I am having trouble with this part with my class assignment. It ask to replace an even element with a 0. I have tried but kept getting error for trying to divide it in anyway. Is there a way to replace even numbers with 0, I might end up adding a user input later on, so have to code where it finds an even number and replace it.
list = [7, 2, 2, 4, 5, 6, 9]
for n, i in list:
if list == i//2:
returns nothing. If you want the result of the function to be visible and accessible once finished, you have to
return it, otherwise your function will return
None by default.
While it is true that mutable objects like lists are passed
effectively by reference, so that modifying them inside your function
modifies them everywhere, it is always a good idea to explicitly
return a value.
You should never name a variable
list() is an inbuilt function in Python, and by declaring a variable with the same name, you lose the ability to call it. Change your variable to something more appropriate -
collection works, for instance.
n, i in list doesn't work - lists only let you iterate through one element. So
for i in list will work, where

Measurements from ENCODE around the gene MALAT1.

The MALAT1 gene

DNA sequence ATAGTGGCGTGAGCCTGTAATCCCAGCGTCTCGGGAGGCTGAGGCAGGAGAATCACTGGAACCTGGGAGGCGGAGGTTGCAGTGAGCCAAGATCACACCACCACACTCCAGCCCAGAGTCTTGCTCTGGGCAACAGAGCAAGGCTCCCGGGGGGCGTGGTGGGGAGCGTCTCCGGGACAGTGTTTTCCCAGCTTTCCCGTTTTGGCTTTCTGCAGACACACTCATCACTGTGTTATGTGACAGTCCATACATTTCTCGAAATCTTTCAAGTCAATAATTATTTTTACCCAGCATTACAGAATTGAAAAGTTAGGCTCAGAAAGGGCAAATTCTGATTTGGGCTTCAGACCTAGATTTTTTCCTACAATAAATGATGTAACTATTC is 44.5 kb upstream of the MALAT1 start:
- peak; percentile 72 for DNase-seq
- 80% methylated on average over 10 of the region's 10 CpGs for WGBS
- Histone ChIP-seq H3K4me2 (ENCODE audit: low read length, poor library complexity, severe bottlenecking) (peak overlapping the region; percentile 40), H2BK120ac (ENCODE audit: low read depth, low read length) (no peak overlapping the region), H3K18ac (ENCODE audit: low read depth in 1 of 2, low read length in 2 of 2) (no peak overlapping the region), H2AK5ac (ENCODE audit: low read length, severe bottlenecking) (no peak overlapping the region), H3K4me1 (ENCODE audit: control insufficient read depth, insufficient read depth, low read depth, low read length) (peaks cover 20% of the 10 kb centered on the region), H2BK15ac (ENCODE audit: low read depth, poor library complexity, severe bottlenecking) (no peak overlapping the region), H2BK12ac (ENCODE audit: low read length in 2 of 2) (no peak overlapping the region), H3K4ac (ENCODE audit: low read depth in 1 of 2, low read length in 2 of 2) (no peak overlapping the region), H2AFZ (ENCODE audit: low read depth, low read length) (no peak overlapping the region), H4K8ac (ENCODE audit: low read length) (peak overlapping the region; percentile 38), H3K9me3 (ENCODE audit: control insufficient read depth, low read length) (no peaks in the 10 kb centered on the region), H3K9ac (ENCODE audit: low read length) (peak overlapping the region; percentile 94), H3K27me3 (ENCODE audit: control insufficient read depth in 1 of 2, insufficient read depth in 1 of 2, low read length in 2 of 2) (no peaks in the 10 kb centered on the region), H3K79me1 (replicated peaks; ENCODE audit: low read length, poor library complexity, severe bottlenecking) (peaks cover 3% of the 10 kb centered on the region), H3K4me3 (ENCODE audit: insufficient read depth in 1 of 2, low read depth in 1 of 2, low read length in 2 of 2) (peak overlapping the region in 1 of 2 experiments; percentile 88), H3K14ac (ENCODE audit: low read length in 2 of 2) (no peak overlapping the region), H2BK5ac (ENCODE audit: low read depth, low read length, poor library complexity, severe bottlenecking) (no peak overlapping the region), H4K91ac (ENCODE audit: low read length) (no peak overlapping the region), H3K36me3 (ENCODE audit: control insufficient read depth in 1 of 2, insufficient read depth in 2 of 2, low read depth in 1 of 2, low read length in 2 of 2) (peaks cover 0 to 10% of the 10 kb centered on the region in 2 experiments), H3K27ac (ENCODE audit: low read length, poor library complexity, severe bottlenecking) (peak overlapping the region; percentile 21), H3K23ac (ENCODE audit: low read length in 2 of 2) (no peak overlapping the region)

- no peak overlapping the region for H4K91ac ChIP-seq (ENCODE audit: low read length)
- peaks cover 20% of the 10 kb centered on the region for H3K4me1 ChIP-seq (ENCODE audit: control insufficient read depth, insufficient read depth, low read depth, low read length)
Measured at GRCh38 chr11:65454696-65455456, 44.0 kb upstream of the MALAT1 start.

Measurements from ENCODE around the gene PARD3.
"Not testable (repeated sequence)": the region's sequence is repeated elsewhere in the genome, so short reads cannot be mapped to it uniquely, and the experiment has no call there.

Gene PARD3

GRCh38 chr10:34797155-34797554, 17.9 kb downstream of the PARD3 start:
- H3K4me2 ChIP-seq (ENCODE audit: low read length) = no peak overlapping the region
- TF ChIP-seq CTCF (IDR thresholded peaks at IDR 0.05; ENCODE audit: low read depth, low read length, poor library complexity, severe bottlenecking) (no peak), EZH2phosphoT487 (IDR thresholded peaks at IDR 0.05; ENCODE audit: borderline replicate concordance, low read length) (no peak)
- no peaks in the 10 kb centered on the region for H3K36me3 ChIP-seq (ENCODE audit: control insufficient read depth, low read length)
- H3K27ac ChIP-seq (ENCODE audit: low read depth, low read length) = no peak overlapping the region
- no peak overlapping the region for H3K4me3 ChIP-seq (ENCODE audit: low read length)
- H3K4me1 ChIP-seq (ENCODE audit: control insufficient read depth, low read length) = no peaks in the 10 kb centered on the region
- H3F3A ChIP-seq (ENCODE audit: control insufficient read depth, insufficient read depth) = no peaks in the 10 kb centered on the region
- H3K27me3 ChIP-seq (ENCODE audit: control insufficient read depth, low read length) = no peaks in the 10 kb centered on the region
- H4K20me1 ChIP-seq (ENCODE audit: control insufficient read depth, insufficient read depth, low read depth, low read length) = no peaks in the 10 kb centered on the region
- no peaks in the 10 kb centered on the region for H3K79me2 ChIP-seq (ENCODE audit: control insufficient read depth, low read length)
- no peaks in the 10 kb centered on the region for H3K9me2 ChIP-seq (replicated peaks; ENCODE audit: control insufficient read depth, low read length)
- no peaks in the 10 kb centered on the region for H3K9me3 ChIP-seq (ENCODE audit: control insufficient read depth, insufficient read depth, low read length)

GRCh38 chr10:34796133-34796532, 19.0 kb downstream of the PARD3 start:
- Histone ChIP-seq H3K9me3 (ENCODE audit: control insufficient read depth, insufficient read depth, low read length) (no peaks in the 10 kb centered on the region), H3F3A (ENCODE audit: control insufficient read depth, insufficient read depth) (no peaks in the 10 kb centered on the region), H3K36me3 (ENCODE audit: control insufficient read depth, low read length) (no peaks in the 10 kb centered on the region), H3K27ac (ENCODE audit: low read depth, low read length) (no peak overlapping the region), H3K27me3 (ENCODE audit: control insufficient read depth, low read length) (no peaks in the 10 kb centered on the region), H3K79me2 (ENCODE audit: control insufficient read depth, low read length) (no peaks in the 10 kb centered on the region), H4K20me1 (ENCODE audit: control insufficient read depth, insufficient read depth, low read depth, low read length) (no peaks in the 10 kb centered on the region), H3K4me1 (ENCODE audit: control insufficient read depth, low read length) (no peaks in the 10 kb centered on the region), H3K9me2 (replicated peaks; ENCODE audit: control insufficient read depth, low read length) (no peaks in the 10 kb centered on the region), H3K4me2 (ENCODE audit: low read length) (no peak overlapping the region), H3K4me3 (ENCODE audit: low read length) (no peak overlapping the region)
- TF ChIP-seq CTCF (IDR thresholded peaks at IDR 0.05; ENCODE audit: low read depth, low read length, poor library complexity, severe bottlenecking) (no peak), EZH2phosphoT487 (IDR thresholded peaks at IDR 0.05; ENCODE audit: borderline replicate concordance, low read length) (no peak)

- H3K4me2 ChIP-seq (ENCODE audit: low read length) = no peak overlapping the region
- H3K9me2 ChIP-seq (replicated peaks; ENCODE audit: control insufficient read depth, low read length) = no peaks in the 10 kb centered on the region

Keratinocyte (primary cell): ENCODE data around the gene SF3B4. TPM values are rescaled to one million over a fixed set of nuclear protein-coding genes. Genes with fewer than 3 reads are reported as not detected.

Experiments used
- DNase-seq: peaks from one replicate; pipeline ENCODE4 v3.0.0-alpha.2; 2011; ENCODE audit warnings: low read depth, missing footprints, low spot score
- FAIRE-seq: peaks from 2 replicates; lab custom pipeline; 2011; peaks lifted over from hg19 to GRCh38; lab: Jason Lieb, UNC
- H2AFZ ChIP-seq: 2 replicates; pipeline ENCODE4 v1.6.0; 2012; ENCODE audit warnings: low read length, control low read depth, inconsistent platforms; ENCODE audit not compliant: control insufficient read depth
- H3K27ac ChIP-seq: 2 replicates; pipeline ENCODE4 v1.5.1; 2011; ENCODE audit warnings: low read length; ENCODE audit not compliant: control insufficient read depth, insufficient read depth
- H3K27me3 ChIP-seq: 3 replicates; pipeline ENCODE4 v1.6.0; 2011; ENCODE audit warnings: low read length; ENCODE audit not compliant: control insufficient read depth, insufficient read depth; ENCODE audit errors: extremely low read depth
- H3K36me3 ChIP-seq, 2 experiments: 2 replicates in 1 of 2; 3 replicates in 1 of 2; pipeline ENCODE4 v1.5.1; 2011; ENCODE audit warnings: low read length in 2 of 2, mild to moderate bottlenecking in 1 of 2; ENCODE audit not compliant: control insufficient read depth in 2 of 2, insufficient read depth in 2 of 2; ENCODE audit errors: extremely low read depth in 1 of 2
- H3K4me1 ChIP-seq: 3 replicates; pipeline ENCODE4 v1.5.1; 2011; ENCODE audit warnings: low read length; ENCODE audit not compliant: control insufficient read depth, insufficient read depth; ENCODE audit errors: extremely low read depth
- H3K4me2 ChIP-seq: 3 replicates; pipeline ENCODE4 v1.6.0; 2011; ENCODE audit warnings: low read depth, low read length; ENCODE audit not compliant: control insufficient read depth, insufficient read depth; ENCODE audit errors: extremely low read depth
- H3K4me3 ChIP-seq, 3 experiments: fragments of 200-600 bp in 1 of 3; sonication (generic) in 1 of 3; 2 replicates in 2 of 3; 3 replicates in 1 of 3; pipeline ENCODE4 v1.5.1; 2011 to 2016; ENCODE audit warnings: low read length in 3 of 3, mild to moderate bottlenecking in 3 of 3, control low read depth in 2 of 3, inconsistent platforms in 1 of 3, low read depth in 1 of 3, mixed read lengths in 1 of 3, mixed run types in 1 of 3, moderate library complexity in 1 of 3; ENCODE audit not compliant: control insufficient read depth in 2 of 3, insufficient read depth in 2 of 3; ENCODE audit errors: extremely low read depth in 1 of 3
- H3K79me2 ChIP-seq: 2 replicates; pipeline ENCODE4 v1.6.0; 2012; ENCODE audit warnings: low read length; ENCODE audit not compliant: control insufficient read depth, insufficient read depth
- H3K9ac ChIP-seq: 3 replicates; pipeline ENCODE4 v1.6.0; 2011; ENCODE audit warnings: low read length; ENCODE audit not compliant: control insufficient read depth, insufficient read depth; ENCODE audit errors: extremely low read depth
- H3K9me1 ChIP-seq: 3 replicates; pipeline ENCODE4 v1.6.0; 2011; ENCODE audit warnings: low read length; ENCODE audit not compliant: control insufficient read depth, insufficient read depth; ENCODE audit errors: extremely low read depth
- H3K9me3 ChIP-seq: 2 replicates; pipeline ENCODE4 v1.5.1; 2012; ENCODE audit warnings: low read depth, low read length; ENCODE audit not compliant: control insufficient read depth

i is assigned the value of an element on each iteration.
If you want to have access to both the index and the value of an element in iteration, you need to use
enumerate() like so:
for index, item in enumerate(collection).
enumerate() takes a list and returns a list of tuples, where every tuple is of the form
(index of element, corresponding element) in the original list. It is used primarily to facilitate easy iteration over both index and items using the syntax I just referenced.
Use a list comprehension:
collection = [7, 2, 2, 4, 5, 6, 9] # renaming list variable print([x if x % 2 != 0 else 0 for x in collection])
This is what you were attempting to do, corrected:
def sectionC(collection): for index, item in enumerate(collection): # using better names than n, i if item % 2 == 0: # check if element is even collection[index] = 0 return collection
Note that the logic here is identical to the list comprehension. This is because list comprehensions actually expand out to something exactly like this - the benefit is one of conciseness and readability, rather than efficiency.